One of the first books I’ve read this year is the first Planeswalker novel for the Magic the Gathering setting from Wizards of the Coast, Agents of Artifice. This is pretty much an intro novel to the setting, and it definitely has a lot of typical Ari Marmell flavour, which I’ve experienced before in his Widdershins novels from Pyr Books, as well as his Darksiders novel from Del Rey. Following the Planeswalkers Jace Beleren and Liliana Vess, this novel explores the wonderful plane of Ravnica and is a fairly good read, though not without its flaws.
In December of last year, writer Michael Alan Nelson and artists Dan Mora and Gabriel Cassata kicked off the second arc of their smash-hit series Hexed with a new arc that develops on everything we were introduced to in the first half, such as the complicated relationships between the three main characters, and the mysteries that surround all of them. Deservedly, the fifth issue of the series was an all-star issue that hit the perfect note for me at the end of the year, and I expected the next few issues to be more of the same.
And I certainly wasn’t disappointed. Issue #6 from last month builds on the concept of Lucifer being the Harlot’s heir, and Lady Cymbaline trying to use that to get a hold on her since she has a bitter enmity with the Harlot. Issue #7 then, in turn, builds upon some of the secrets that Val has kept from Lucifer to date, and it all becomes kind of a really interesting mess by the end. Great story, amazingly great art, that’s what you can expect from this seasoned team, and you will definitely not be left wanting.
Last month Dark Horse and Dynamite finally launched their collaborative new series, Conan/Red Sonja, which brings two of the biggest swords-and-sorcery heroes together once again. The first issue detailed the first meeting between the two of them, and it proved to be all-out fun, beating my expectations of the title, whether we talk about the story or the art. Collaborative projects can’t be easy to pull off but if Conan/Red Sonja is any indication, then things are going to go great for this series, which is great as far as I’m concerned.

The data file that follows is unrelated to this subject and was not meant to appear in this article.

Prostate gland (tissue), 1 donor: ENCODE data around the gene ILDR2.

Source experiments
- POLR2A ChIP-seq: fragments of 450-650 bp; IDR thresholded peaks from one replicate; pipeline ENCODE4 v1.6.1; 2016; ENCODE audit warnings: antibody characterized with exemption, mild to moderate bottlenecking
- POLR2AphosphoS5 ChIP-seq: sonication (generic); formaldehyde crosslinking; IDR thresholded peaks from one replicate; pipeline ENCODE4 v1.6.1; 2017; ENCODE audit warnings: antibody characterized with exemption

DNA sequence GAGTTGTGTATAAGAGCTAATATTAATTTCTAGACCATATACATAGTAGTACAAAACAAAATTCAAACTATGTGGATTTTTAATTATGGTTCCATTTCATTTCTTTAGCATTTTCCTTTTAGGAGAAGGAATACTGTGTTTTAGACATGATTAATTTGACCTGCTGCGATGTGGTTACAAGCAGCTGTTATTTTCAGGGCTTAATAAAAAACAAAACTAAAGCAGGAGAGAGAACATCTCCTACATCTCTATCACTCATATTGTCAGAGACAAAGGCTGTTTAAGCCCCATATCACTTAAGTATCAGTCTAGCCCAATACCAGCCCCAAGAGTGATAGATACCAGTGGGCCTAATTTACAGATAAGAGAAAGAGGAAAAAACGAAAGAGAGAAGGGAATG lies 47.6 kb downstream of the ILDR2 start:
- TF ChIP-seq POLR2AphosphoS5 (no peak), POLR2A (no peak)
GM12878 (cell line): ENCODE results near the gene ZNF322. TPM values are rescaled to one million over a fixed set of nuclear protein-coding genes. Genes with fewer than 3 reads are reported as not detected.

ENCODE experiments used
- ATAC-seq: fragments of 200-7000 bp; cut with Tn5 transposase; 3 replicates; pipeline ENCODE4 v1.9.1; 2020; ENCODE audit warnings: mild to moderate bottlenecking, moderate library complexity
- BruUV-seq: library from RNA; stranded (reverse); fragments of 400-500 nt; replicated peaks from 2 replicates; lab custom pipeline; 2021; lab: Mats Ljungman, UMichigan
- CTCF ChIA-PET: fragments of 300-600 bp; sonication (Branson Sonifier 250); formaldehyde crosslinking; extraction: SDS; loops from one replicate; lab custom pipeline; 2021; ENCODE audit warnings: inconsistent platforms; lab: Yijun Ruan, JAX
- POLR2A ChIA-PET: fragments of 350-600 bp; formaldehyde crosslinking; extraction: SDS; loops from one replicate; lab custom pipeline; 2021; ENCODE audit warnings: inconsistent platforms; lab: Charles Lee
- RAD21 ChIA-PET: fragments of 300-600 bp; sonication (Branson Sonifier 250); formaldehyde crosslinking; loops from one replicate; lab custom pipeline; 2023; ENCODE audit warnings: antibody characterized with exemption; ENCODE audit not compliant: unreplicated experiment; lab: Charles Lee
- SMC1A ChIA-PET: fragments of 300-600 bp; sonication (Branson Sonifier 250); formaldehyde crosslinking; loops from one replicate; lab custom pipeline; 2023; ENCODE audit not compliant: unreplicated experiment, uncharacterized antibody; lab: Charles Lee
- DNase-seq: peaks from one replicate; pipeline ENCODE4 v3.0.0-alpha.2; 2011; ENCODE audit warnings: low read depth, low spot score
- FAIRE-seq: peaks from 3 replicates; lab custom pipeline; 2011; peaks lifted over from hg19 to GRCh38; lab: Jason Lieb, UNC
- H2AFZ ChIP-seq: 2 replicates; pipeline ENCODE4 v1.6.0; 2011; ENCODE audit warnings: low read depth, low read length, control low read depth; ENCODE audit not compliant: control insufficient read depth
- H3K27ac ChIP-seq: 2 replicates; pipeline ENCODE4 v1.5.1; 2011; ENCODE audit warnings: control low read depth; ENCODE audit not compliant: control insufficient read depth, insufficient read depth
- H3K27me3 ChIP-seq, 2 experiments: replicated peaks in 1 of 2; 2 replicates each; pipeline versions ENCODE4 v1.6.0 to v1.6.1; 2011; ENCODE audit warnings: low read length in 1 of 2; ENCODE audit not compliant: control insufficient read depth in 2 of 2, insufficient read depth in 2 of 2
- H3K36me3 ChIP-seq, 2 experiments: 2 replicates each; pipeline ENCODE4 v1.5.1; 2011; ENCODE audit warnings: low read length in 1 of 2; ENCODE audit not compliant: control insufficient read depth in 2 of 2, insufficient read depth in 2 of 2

Conan/Red Sonja #2 is the second meeting between the two titular heroes, and an interesting meet-up it is too. And more than just the titular heroes, we also have two of their greatest allies as well, Belit for Conan and Annisia for Sonja. The two sides meet together in a naval battle, and the story involves some really hard-hitting action from both sides while the art portrays that to the fullest. This issue is another example of the finest that you can expect from a creative team that includes the likes of Gail Simone, Jim Zub, Dan Panosian and Dave Stewart.
As part of the celebrations for the tenth anniversary of Dynamite publishing Red Sonja comics, the publisher last month launched a new series with the character, Red Sonja: Vulture’s Circle, which explores the character when she is way past the prime of her life and has taken to opening an academy where young women are given weapons training and are prepared for war. The first issue was excellent, with Nancy A. Collins and Luke Lieberman displaying a great grasp of what makes the character who she is while artists Fritz Casas and Adriano Lucas nailing the visual feel of the book.
Red Sonja: Vulture’s Circle #2 from this past week carries on from where the first issue left off and it deals with Sonja and her students bringing the priest Sefkh back to the Academy to question and interrogate him about the demon Sonja dealt with back in the city. Set’s son Sutekh has been let loose in the world and he has made war on the entire world, intent on bringing it all down and then offering it to his god-father. The writing here was even better than it had been in the first issue, and the art is pretty much on par, so I had a blast reading this issue as well.
Another week of a “Magic 40”, though no graphic novels.
This week’s surprise hits were Ivar, Timewalker #1 from Valiant, Mortal Kombat X #4 from DC, and Twilight Zone: Shadow And Substance #1 from Dynamite. The disappointments of the week were Spider-Woman #3 from Dynamite and Spider-Verse #2 and The Amazing Spider-Man #13 from Marvel and Vampirella: Feary Tales #4 from Dynamite. Ongoing greats were Wonder Woman ’77 #3 , The Flash: Season Zero #11 and Supergirl #38 from DC, Black Widow #14 and Bucky Barnes: The Winter Soldier #4 from Marvel, and, Grimm Fairy Tales: Realm War #6 from Zenescope among others.